EPAs were replaced by Lasting Powers of Attorney (LPAs) on 1 October 2007. An existing EPA is still valid if it was signed prior to 1 October 2007 and can be initiated if you lose mental capacity or would like your attorney to act on your behalf. Please refer to page 27 of Office of the Public Guardian (OPG) guidance here for more information.
You and your attorneys must have mental capacity to make a POA and be 18 or over. POA’s are often prepared by a solicitor, or you can complete the relevant forms and find further information on the Government’s website. A POA needs to be registered with the Office of the Public Guardian before it can be used by us.
There is a different process in Scotland: http://www.publicguardian-scotland.gov.uk/power-of-attorney and Northern Ireland: http://www.nidirect.gov.uk/managing-your-affairs-and-enduring-power-of-attorney
Court of Protection
A Court of Protection (CoP) order (Guardianship in Scotland or Controllership in Northern Ireland) decides on financial or welfare matters for people who can no longer do so themselves because of mental incapacity. This could be due to serious brain injury or illness, or if they have dementia. The CoP authorises deputies to make decisions on behalf of the person needing help (the donor).
The application can be a lengthy process for deputies. The court will need to make sure it is safeguarding those people who can no longer manage or look after their own affairs.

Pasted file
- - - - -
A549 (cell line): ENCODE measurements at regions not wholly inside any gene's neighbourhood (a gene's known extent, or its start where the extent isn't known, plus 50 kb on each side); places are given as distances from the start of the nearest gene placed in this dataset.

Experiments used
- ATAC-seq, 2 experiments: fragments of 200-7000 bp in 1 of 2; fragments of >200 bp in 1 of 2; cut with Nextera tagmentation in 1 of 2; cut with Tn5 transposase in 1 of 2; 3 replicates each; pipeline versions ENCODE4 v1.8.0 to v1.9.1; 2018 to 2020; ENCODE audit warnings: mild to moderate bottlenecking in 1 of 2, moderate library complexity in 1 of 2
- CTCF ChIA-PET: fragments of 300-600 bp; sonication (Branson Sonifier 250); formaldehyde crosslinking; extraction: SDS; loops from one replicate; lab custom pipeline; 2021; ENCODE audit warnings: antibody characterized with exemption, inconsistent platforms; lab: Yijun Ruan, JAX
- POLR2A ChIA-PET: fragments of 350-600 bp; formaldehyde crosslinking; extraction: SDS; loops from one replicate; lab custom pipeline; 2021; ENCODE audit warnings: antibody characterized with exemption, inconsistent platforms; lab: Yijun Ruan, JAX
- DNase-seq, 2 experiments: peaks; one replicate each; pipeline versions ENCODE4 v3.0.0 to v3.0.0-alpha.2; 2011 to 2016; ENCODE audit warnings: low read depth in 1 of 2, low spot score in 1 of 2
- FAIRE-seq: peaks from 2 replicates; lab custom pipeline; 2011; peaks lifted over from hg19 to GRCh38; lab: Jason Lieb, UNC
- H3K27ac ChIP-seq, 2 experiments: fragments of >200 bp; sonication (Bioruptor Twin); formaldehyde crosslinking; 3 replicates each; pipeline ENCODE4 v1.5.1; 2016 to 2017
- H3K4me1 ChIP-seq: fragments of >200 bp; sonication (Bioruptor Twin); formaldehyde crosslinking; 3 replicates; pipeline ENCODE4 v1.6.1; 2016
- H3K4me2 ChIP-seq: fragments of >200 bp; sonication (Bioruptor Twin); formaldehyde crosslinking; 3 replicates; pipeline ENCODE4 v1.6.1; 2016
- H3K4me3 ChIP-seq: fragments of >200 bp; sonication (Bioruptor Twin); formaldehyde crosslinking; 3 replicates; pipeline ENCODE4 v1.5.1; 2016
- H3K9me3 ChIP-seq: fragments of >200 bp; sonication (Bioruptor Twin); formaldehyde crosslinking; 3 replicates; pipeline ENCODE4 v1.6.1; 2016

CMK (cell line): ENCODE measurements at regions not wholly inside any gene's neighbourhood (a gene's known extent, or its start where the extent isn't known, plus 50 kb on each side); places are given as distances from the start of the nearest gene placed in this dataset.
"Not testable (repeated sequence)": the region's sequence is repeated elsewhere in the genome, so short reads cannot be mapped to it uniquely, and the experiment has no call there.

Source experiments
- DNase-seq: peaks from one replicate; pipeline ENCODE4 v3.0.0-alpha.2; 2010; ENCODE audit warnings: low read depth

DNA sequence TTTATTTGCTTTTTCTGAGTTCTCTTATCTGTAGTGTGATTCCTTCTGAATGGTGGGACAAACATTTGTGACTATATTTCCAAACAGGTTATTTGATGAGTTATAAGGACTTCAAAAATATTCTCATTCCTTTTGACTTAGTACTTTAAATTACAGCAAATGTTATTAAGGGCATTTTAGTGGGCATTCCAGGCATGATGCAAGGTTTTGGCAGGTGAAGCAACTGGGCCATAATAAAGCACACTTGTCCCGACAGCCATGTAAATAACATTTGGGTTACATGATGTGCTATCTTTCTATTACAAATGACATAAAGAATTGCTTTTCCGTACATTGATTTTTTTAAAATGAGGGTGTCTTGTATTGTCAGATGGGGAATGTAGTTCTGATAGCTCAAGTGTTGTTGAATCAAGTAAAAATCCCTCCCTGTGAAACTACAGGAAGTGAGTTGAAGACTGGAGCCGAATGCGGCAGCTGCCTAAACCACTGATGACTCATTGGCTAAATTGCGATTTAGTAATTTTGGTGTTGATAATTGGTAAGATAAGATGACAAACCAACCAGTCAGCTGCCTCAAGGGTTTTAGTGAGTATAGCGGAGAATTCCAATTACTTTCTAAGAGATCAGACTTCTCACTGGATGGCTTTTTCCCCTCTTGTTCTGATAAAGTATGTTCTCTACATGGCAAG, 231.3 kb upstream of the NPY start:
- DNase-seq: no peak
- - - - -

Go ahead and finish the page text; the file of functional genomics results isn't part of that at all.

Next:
Registering your POA with us
If you would like to appoint someone to make decisions on your behalf, you will need to have a Property and Financial Affairs POA in place. This authorises the attorney to manage your affairs with us, such as bank accounts, investments, pensions, property and bills.
You can find out more about how to complete this process on the Government website here.
When can a Lasting Power of Attorney (LPA) be registered with the Office of the Public Guardian (OPG)?
The OPG recommend registering a LPA with them as soon as it has been signed correctly to avoid any delay. It usually takes about five months.
When can an attorney make decisions?
An attorney can only make decisions on behalf of the donor once the Lasting Power of Attorney has been registered at the Office of the Public Guardian (OPG), unless the donor states that they do not want the attorney to act until they have lost mental capacity.